Losing a job is hard and I know a lot of people that have lost their jobs. My brother and father both stood down from their jobs. Dad works in an airline so he may not even get to go back to work. My brother is also a musician and frankly, I have no idea when he will be able to play again or when I’ll get to have a beer and watch his band. That sucks. So many other friends are suffering as well. The Australian government organized a job keeper package to help support those that need it which pays companies $1,500 a fortnight per employee to pay employees a wage.
Work for me actually has been quiet too. Because of the work that was done by our state, we didn’t see a huge raise in numbers and as such hospitals weren’t overrun. This is good. As a lot of surgeries were cancelled to prepare for a massive intake, the linen orders were down and the company I work for were forced to stand some people down, allow people to take annual leave or leave with no pay. Our maintenance department had to reduce costs by 20% so I was offered to take one day off work a week off and the other members decided to take 2 hours leave without pay a week. I was offered the annual leave because I had an excessive amount of vacation I was planning on using this year for a trip to Los Angeles and also Europe. I don’t see the European trip happening now. 🙁
On the topic of my work, they have put in some good measures to ensure the safety of its workers. From putting up screens on machines to prevent people touching other people, PPE available for anyone, area zoning and reducing the amount of people in the lunch room, etc.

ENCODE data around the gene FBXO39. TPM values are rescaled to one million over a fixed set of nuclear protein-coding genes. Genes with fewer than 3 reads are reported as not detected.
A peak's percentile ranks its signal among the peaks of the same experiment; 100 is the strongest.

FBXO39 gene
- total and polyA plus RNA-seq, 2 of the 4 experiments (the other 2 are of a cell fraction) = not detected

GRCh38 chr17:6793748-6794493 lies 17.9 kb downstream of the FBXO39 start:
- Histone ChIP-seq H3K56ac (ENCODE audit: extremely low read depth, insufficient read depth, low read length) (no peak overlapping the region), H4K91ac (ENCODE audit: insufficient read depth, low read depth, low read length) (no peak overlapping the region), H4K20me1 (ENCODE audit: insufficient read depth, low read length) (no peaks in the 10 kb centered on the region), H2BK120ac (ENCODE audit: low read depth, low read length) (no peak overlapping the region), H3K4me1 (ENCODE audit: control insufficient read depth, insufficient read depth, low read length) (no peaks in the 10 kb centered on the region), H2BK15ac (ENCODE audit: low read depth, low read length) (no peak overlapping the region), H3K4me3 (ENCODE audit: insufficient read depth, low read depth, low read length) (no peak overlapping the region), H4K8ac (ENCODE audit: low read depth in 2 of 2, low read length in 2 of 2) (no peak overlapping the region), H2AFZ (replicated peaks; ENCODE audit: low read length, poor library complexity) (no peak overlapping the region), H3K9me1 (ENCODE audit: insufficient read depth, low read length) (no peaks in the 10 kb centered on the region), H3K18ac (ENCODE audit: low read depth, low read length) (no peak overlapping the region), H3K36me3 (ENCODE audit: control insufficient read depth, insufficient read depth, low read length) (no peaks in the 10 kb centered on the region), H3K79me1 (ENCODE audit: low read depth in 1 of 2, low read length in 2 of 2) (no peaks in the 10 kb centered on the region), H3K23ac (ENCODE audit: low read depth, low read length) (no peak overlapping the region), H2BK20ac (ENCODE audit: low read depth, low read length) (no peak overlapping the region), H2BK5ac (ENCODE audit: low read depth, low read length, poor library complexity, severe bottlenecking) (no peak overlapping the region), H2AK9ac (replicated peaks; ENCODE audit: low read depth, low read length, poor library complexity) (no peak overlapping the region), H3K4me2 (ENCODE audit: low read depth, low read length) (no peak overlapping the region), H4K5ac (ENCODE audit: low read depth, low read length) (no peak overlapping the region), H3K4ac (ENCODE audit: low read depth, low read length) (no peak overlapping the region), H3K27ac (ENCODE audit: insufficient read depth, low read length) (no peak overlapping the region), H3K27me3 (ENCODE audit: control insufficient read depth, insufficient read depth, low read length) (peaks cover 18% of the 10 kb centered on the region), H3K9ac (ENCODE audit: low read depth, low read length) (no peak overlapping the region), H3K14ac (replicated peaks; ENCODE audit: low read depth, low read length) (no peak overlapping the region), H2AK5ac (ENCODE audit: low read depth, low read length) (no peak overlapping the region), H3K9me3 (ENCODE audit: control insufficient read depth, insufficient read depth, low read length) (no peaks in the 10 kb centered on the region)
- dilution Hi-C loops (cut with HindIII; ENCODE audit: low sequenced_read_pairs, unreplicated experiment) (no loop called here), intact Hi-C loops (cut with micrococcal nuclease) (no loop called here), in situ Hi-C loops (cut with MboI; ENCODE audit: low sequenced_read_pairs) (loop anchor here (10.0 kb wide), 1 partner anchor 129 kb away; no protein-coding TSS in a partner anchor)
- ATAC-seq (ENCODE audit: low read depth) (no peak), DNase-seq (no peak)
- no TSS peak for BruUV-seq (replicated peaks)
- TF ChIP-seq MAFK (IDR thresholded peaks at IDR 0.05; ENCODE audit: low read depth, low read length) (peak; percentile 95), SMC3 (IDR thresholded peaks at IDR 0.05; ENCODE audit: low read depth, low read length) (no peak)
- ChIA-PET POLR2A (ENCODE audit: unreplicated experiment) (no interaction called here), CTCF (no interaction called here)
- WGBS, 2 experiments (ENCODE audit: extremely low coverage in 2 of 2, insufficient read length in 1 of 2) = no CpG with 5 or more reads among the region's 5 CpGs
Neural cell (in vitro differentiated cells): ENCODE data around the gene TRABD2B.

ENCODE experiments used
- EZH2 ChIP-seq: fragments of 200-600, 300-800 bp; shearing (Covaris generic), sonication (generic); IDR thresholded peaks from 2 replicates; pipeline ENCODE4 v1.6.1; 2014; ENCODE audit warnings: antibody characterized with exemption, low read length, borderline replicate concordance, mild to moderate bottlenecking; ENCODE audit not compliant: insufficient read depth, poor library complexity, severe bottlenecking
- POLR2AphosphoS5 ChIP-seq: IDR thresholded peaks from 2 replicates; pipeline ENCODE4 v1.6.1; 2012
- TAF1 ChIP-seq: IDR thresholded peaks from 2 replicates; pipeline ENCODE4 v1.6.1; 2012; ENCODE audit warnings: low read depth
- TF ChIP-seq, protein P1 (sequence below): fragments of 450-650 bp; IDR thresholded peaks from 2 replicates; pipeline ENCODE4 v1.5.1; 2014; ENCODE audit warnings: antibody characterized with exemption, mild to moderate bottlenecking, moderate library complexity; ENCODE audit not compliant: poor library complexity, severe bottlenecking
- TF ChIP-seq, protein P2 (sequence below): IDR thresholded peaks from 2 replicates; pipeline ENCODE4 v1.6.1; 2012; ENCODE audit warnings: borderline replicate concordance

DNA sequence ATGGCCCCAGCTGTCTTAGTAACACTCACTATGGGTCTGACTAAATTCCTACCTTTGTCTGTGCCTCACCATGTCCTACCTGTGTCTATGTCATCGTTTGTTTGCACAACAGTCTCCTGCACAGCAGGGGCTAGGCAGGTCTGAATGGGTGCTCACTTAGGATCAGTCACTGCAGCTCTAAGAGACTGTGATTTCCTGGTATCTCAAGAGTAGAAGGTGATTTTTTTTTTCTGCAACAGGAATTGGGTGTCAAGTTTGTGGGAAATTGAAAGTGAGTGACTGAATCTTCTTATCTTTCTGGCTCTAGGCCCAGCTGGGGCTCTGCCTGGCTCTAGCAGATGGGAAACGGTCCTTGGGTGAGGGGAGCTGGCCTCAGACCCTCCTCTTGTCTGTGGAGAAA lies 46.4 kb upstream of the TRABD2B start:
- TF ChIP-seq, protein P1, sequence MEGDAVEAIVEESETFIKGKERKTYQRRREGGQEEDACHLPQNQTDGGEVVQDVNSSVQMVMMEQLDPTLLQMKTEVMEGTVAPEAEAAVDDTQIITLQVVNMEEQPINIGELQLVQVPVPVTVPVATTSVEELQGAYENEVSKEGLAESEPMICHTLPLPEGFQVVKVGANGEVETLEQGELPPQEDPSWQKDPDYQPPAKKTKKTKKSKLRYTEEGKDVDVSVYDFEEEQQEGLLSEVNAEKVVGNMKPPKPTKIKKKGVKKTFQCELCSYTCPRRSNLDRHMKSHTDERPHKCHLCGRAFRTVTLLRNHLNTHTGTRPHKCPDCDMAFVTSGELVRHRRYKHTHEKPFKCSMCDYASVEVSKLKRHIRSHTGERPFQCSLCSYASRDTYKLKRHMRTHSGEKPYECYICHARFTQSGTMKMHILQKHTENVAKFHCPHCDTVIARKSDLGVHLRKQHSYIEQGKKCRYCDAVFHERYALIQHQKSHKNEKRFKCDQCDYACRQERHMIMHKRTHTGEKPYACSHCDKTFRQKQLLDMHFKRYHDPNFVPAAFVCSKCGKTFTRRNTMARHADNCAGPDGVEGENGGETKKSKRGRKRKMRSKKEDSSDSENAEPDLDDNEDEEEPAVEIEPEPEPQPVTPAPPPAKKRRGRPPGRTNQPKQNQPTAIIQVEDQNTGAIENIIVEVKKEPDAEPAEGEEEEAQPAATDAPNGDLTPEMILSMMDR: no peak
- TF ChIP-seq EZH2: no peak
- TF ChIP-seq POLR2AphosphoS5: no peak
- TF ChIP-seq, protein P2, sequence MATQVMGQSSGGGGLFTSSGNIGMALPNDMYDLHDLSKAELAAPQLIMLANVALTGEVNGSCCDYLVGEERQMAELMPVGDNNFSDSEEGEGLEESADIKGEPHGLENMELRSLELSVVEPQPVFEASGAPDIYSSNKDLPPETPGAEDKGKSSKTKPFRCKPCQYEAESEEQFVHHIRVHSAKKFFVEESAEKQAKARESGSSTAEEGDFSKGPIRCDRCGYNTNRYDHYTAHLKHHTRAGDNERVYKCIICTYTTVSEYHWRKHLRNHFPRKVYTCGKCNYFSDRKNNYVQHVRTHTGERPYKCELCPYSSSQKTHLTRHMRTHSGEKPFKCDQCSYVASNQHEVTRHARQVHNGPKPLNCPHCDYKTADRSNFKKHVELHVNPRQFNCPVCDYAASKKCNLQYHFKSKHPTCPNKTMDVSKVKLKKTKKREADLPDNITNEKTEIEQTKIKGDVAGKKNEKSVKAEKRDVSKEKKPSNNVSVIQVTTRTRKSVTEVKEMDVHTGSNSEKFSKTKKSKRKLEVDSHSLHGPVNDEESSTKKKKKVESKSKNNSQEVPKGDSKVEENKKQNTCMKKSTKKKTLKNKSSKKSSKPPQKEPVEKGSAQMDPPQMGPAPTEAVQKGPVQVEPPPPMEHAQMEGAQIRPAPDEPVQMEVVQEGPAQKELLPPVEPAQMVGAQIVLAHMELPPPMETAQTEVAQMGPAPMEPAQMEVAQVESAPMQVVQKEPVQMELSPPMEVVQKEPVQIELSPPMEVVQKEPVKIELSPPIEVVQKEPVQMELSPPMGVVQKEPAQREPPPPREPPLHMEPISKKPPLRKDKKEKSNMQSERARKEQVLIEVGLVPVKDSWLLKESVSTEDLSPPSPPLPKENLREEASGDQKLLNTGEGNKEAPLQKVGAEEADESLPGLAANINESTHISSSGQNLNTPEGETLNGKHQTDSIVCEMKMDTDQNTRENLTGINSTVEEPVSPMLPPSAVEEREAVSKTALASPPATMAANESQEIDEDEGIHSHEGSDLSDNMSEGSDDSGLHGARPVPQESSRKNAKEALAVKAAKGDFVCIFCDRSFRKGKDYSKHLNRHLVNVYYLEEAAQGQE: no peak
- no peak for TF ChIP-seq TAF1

This extra day off has had its advantage though. I’ve been able to finally attack my garden to prepare it for a veggie patch. Only been on the cards for 4 years hahaha.
There have been people that don’t like what’s happening. They can’t see what is happening and because of the low numbers, think it’s nothing big. But as I heard the other day, the key to prevention is nothing. Nothing happens. People don’t see that but I’m glad the Victorian government is holding strong. It’s tough but it’s worth it.
The Australian government announced a 3 step plan to open the country again starting the week of May 11th which is set up as a guide for states and territories to follow when the time is right. And there has been talks with New Zealand about a travel bubble between the two countries to help tourism in the future, which I will take advantage of if it does happen because New Zealand has been on my bucket list of years. Being so close, it’s always an “I’ll get there. I can go anytime because it’s close” type of scenario.
Victoria will assess what it will be doing as far as reopening. Recently, even with all the work that has been said and talked about with social distancing and hygiene, some people didn’t listen and there was an outbreak at a slaughterhouse which has put the state back maybe 2 or more weeks.
This plan, if everything goes well, would open the country by July. International travel is still a long way away but will be good to travel interstate or just have a (or few) beer down at the local pub again.